Finding suppliers, distributors, and future customers can be overwhelming when you’re on the other side of the world. Operating since 1954, the British Chamber of Commerce Singapore has built private and public sector connections that span numerous industries, working hard to remain relevant and plugged into what Singapore is looking for.
In March 2021, the Government in the UK announced the Indo-Pacific Tilt as part of the Integrated Review of Security, Defence, Development and Foreign Policy. During the same year, the UK-EU Trade & Corporation Agreement came into force, as did the UK-Singapore Free Trade Agreement (UKSFTA). An MOU was signed between the UK and Singapore on Financial Services, the UK became an ASEAN Dialogue Partner and moved further along the road towards joining the Comprehensive and Progressive Agreement for TransPacific Partnership (CPTPP). The UK-Singapore Digital Economic Agreement (UKSDEA) was signed earlier this year, which the Chamber was present for. To help businesses understand what these agreements mean in practice, the British Chamber maintains a Future of Trade Information Hub where business leaders can learn more about each deal and signposting to usual resources.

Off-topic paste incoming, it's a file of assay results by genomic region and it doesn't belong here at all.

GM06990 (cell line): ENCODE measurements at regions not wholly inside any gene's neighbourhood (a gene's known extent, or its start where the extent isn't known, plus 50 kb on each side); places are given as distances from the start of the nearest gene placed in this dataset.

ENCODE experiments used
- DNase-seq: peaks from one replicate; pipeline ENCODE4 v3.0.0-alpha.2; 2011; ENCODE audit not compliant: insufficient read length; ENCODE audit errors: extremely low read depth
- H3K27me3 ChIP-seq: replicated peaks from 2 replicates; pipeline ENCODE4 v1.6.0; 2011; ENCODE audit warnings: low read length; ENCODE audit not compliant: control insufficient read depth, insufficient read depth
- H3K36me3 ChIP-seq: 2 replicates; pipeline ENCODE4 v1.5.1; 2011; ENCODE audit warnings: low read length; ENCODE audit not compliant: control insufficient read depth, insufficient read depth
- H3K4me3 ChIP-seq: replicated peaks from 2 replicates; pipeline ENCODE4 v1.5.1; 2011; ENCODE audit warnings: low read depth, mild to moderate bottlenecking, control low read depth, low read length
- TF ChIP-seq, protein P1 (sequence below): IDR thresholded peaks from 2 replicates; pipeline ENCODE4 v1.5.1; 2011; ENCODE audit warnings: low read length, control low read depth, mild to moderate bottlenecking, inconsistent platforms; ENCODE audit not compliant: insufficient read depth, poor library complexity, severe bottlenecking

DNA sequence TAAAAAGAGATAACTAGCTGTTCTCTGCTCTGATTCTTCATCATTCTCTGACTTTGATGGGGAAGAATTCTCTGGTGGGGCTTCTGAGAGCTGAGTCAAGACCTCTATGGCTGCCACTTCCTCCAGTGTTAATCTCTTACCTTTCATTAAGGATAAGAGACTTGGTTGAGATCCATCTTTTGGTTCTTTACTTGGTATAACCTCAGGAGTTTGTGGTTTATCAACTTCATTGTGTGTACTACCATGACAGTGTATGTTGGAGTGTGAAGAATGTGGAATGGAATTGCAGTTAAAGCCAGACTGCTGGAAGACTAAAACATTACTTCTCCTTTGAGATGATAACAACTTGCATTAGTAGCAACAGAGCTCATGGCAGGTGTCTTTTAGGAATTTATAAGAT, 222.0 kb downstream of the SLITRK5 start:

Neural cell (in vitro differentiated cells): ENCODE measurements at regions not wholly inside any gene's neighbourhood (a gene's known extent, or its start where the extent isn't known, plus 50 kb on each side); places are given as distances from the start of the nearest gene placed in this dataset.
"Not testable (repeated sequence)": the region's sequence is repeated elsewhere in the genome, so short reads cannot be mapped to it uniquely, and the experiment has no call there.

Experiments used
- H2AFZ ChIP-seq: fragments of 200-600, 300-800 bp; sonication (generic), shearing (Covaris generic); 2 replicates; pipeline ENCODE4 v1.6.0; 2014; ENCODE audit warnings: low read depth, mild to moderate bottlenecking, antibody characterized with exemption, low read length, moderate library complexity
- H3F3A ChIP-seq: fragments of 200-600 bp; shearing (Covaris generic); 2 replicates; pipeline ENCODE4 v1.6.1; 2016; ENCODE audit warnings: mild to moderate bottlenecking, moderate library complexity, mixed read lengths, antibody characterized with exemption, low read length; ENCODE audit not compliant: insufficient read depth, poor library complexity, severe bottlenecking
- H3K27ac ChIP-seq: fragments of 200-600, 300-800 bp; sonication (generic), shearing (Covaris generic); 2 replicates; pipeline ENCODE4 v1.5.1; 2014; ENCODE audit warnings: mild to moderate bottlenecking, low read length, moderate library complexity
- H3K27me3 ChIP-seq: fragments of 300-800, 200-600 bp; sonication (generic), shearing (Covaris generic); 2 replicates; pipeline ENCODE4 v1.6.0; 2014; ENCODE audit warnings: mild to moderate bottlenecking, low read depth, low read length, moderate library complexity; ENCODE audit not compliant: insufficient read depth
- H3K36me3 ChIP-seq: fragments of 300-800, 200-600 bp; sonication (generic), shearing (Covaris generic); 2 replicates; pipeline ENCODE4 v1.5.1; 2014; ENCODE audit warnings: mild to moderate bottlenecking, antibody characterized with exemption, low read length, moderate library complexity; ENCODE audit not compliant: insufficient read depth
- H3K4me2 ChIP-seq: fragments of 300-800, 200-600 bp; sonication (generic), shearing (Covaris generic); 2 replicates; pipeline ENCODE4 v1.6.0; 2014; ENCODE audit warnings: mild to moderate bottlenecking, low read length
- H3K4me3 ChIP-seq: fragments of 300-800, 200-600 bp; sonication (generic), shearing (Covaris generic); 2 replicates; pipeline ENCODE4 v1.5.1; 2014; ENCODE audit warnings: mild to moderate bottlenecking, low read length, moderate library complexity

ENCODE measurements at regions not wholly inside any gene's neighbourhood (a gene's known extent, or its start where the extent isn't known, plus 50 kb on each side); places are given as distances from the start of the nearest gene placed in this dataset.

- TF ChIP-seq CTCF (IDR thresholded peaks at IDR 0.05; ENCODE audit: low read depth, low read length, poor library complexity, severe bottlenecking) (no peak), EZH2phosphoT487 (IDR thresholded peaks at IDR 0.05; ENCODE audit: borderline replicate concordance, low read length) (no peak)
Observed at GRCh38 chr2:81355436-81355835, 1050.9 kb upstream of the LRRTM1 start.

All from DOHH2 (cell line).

With such focus and attention on enabling UK trade in the region, there has never been a better time for British companies to consider exporting. Total trade in goods and services between the UK and the ASEAN Member States was £36.2 billion in the four quarters to Q3 2021 (source: gov.uk).